A randomized prospective trial in 74 patients comparing the ER

A randomized prospective trial in 74 patients comparing the ERcap technique and multi-band mucosectomy technique for
piecemeal endoscopic resection in Barrett esophagus
R.E. Pouw1, L. Alvarez Herrero1,2, F.G. van Vilsteren1, F.J.W. ten Kate3, B.E.
Schenk4, E.J. Schoon5, F.T.M. Peters6, R. Bisschops7, B.L. Weusten2, J.J. Bergman1
Dept. of Gastroenterology, Academic Medical Center, Amsterdam, Netherlands
Dept. of Gastroenterology, St. Antonius Ziekenhuis, Nieuwegein, Netherlands
Dept. of Pathology, Academic Medical Center, Amsterdam, Netherlands
Dept. of Gastroenterology, Isala Clinics, Zwolle, Netherlands
Dept. of Gastroenterology, Catharina Ziekenhuis, Eindhoven, Netherlands
Dept. of Gastroenterology, University Medical Center, Groningen, Netherlands
Dept. of Gastroenterology, University Hospital Leuven, Leuven, Belgium
Endoscopic resection (ER) is an important modality to treat high-grade
dysplasia (HGD) or early cancer (EC) in Barrett esophagus (BE). The most
widely used ER technique, the ER-cap technique, requires submucosal lifting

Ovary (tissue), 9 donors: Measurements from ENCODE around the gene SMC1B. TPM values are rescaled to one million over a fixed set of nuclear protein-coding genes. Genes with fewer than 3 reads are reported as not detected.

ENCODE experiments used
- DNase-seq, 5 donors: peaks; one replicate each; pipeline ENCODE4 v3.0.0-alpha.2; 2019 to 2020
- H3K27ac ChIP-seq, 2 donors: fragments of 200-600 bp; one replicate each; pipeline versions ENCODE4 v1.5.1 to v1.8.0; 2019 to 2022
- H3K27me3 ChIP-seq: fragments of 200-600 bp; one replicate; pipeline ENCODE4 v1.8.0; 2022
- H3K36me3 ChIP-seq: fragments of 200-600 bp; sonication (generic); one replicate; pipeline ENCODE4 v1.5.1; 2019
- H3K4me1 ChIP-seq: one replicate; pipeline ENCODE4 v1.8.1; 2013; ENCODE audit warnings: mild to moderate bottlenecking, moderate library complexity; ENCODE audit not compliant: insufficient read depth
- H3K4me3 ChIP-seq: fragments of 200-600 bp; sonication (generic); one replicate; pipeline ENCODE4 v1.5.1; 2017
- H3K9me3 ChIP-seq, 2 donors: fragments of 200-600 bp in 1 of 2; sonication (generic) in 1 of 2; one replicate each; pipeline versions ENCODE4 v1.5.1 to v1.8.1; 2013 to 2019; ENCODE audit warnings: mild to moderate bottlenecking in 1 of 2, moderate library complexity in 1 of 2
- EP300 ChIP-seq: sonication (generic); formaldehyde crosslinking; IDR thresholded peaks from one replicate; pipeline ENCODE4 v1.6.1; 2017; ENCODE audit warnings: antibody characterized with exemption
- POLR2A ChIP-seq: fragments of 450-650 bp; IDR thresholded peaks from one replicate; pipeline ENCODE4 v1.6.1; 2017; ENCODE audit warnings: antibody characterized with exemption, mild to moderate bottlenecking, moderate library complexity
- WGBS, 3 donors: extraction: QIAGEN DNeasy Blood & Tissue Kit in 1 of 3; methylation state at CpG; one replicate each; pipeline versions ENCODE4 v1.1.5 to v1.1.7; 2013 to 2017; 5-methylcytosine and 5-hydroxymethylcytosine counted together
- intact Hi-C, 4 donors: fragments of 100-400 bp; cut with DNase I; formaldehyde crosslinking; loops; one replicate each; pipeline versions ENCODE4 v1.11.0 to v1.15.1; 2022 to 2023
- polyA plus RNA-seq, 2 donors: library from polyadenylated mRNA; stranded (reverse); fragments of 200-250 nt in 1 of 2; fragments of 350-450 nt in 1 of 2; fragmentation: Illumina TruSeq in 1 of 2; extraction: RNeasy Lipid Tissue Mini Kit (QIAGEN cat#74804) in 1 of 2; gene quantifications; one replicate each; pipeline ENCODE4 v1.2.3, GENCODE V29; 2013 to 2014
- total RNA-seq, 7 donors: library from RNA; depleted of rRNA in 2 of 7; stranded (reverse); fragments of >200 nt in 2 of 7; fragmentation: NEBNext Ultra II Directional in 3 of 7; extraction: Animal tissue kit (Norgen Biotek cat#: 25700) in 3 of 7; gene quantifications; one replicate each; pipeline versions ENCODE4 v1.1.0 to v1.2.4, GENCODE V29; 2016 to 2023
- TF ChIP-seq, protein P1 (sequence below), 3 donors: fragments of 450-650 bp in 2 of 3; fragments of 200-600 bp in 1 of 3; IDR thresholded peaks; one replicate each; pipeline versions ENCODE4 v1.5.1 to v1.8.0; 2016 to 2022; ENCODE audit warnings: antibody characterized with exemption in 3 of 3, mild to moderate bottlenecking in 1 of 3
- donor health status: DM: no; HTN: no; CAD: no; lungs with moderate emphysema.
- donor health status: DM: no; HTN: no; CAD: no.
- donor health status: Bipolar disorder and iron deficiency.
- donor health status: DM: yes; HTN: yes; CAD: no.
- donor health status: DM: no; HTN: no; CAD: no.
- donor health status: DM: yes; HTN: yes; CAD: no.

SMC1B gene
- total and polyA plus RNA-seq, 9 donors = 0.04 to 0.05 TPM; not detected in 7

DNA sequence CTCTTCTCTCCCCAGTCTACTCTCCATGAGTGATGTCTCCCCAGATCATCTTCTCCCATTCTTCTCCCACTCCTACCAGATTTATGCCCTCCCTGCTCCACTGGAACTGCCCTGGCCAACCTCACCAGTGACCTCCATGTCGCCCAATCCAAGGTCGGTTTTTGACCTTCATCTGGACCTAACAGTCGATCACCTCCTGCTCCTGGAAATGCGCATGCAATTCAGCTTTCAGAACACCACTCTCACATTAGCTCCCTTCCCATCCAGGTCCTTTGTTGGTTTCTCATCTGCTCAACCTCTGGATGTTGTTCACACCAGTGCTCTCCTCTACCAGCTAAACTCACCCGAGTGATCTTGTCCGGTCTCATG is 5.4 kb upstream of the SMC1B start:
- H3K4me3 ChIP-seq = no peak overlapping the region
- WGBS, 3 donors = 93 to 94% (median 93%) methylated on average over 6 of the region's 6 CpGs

and prelooping of a snare in a cap making it technically demanding and
laborious for piecemeal ER, and a new snare is needed for every resection.
The newer multi-band mucosectomy (MBM) technique does not require
submucosal lifting or prelooping of a snare and one snare can be used for
multiple resections.
Aim was to prospectively compare ER-cap and MBM for piecemeal ER in BE.
Patients scheduled for piecemeal ER of biopsy-proven HGD/EC in BE,
without suspicion on submucosal invasion on endoscopy and EUS, were
included. After delineation of the target area patients were randomized to ERcap (16.1mm hard oblique, Olympus) or MBM (Duette, Cook Medical).
Assessment criteria were: number of resections/procedure; procedure time;
complications; maximum diameter and thickness of specimens; costs of
74 pts (57M, median 70yrs, median BE 5cm) were randomized: 35 MBM vs
39 ER-cap. Procedure time (34 vs 50min, p=0.03) and costs (€240 vs €322,
p=0.001) were significantly less with MBM vs ER-cap. MBM resulted in
smaller specimens than ER-cap (17 vs 20mm, p<0.001). Maximum thickness
of resected specimens and submucosa of specimens obtained with MBM vs
ER-cap was 1.9 vs 2.0mm (p=ns) and 0.8 vs 1.0mm (p=ns), respectively.
There were three severe complications: 3 perforations in the ER-cap group,
all treated endoscopically.
Conclusions: This randomized trial shows that piecemeal ER with MBM is
faster and cheaper than with ER-cap and may be associated with fewer
complications. MBM results in statistically significantly smaller sized
specimens, but the clinical relevance of this may be limited since the depth of
resection did not differ. MBM may thus be preferable for piecemeal ER of flattype HGD/EC with a low risk of submucosal invasion.